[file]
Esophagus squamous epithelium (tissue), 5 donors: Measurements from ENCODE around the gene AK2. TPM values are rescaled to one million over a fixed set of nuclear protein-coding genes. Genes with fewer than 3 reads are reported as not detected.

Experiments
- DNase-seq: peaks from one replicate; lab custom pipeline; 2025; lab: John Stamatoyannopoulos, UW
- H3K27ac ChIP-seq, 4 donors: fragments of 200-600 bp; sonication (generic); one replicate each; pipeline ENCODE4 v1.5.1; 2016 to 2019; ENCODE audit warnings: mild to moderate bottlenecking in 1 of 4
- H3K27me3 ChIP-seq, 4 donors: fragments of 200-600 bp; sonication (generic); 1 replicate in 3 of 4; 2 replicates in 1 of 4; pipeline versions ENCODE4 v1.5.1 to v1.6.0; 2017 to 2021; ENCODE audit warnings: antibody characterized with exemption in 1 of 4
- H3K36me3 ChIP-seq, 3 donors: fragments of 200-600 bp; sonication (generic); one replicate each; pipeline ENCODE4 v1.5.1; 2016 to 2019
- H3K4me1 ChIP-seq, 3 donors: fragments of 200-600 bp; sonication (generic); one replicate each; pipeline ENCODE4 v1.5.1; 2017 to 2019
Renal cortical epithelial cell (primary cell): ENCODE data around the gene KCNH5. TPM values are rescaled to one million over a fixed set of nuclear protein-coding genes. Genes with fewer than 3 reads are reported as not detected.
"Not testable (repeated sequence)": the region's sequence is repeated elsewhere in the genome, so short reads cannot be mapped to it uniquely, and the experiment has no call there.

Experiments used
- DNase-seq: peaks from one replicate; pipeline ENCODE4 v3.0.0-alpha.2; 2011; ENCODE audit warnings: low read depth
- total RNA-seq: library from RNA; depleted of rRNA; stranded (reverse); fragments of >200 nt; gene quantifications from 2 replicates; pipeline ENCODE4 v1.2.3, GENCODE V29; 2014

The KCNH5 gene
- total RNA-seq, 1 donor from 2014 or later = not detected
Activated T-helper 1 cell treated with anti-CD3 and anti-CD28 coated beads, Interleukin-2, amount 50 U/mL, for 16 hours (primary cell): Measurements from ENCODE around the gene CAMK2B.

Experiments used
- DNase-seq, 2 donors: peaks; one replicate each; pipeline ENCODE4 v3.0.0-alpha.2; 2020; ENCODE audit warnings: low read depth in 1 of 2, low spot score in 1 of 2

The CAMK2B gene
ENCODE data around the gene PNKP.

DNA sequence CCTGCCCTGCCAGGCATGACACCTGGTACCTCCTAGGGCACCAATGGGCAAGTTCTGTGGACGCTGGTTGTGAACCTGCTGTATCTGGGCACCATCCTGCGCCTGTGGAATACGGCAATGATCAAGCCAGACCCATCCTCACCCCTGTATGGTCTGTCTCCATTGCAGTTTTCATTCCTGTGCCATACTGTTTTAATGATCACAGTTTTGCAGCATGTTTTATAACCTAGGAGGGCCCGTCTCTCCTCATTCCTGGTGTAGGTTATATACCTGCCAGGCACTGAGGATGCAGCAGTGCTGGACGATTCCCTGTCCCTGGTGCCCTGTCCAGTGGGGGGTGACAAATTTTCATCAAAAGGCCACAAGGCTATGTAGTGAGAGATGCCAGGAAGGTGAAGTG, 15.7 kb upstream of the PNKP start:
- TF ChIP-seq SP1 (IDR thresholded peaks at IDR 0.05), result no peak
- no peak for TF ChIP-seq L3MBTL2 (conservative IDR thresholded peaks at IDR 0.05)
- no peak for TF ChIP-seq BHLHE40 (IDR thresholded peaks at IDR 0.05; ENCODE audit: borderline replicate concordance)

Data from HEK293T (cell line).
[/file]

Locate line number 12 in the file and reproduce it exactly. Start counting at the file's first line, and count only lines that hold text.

- total RNA-seq: library from RNA; depleted of rRNA; stranded (reverse); fragments of >200 nt; gene quantifications from 2 replicates; pipeline ENCODE4 v1.2.3, GENCODE V29; 2014